Chris McGrath: In the hometown of Ali Zenyatta faces final test to prove she's the greatest
Saturday 06 November 2010
At the 25th and 26th Breeders' Cups, staged between the mountains and the ocean at Santa Anita, Californian climate and culture seemed to offer their own reward.
Its return today to grey, chilly, blue-collar Louisville, however, might leave horsemen to ponder many different paths to fulfilment. Adjacent streets downtown honour both Muhammad Ali, the Louisville lip himself, and Thomas Merton, the Trappist writer buried at the nearby Gethsemani Abbey. Different journeys, values, satisfactions – no less than those that can be charted, like a grid map of converging talents and ambitions, in the 27th edition of the Turf's most intoxicating carnival.
Take the crossroads reached by Richard Hughes, who has surrendered the mount on Paco Boy in the Mile to take his pursuit of Paul Hanagan in the jockeys' championship to the bitter end. The rivals arrive for the final card of the season at Doncaster today, clinging to each other like a pair of punch-drunk boxers. Their duel has been every bit as gruelling as when Jamie Spencer drew level with Seb Sanders in the very last race in 2007. Most people would be gratified by a similar outcome this time, but Hanagan retained a lead of two last night after they exchanged three winners apiece on the penultimate day of the campaign. And that leaves Hughes haunted by the harrowing possibility that Paco Boy could compound his disappointment just hours after conceding the title.
What makes the situation especially piquant is that Hughes has always tended to value quality over quantity. And the white-knuckle ride of a tight mile on fast ground is exactly the kind of thing to get the very best out of him, above all on a horse like Paco Boy, who needs to be settled and produced late. As a master in his prime, the involvement of Hughes would only have assisted the drama of Goldikova's quest for an unprecedented third Breeders' Cup success.
His anguished dilemma should reconcile British visitors here to the fact that they must miss the reappearance at Down Royal of no less a horse than Kauto Star. Despite perseverance over this longer trip by Sizing Europe, the champion should outclass his six rivals in preparation for a possible crack at the Hennessy Gold Cup.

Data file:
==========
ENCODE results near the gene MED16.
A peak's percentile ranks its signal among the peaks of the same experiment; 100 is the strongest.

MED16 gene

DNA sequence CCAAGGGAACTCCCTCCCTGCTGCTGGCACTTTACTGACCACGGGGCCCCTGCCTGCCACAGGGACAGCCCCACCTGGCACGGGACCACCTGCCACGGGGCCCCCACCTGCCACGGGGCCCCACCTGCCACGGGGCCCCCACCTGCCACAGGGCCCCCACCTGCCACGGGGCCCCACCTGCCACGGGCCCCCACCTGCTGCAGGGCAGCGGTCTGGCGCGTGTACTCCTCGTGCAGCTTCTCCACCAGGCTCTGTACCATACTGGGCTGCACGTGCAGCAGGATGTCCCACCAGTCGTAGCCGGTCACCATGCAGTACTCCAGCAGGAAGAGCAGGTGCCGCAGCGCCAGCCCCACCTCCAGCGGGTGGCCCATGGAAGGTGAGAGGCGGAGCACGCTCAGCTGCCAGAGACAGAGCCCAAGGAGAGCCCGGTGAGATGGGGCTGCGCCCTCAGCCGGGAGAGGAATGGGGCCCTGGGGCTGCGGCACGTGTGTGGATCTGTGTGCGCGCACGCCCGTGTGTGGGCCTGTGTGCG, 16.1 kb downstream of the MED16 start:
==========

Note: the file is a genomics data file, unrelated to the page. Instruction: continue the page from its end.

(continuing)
If it is impossible to be in two places at once, another type of quandary faced connections of Workforce, the most accomplished British horse to come here in some years – the first Derby winner, for instance, since High Chaparral. Continued procrastination over his participation in the Turf, on account of the firm ground, has been perceived as an attempt to force the track management to increase watering. One official has been muttering about the "arrogance" of certain European trainers. But he would know that they meant every syllable if they went ahead and withdrew one of the hottest favourites of the meeting, after flying him all this way.
In principle, Workforce could make short work of his few rivals but the memory of that ghastly performance at Ascot in July diminishes confidence. Either he was unhappy on the ground, or had yet to recover from his generous effort at Epsom. You could renew the same reservations here, if you suspect that freshness was critical to his Arc success, while his brawny physique makes it easy to see why he might be inhibited by firm going. But all that is amply factored into odds that will look very generous if he does show his best.
Goldikova and Workforce headline a European challenge that has reverted to its core strength, in the turf races. The raiders' depredations on the synthetic track at Santa Anita always had a bittersweet flavour, in that the series was scheduled to return to dirt in Louisville for the next two years. The lamentable news in the meantime, that Santa Anita is restoring dirt, has completed the process of disillusion. Fortunately the organisers have made radical new concessions from next year, in costs and eligibility, and that should sustain an impressive renewal in their series.